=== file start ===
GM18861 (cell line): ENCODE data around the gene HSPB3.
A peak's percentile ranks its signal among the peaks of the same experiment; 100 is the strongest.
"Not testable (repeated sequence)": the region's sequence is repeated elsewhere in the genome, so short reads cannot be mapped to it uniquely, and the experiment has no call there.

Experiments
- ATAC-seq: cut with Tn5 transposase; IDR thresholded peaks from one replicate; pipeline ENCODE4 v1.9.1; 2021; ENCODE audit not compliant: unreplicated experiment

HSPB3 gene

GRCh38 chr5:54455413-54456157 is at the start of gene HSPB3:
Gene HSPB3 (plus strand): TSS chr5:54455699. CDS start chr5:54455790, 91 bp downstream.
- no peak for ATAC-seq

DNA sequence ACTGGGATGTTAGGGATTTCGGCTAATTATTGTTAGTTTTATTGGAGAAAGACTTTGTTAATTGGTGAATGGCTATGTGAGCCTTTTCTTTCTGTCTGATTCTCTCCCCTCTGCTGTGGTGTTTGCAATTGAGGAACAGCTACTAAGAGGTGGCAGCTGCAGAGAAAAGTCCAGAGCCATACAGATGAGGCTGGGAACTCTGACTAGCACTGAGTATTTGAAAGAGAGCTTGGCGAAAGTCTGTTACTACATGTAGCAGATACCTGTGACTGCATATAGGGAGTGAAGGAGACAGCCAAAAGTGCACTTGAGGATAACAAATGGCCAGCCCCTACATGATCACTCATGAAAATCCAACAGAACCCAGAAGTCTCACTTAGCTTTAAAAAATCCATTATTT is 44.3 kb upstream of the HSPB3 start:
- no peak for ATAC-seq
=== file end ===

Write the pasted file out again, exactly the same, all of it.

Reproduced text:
GM18861 (cell line): ENCODE data around the gene HSPB3.
A peak's percentile ranks its signal among the peaks of the same experiment; 100 is the strongest.
"Not testable (repeated sequence)": the region's sequence is repeated elsewhere in the genome, so short reads cannot be mapped to it uniquely, and the experiment has no call there.

Experiments
- ATAC-seq: cut with Tn5 transposase; IDR thresholded peaks from one replicate; pipeline ENCODE4 v1.9.1; 2021; ENCODE audit not compliant: unreplicated experiment

HSPB3 gene

GRCh38 chr5:54455413-54456157 is at the start of gene HSPB3:
Gene HSPB3 (plus strand): TSS chr5:54455699. CDS start chr5:54455790, 91 bp downstream.
- no peak for ATAC-seq

DNA sequence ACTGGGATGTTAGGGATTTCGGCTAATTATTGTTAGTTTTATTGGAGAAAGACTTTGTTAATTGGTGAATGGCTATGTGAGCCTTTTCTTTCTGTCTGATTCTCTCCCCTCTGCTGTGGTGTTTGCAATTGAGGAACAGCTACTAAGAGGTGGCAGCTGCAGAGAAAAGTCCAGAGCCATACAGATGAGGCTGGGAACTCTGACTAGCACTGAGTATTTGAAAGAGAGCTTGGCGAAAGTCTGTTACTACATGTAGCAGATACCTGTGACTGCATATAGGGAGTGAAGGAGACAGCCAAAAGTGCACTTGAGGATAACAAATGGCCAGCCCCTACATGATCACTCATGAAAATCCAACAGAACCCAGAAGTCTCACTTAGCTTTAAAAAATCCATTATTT is 44.3 kb upstream of the HSPB3 start:
- no peak for ATAC-seq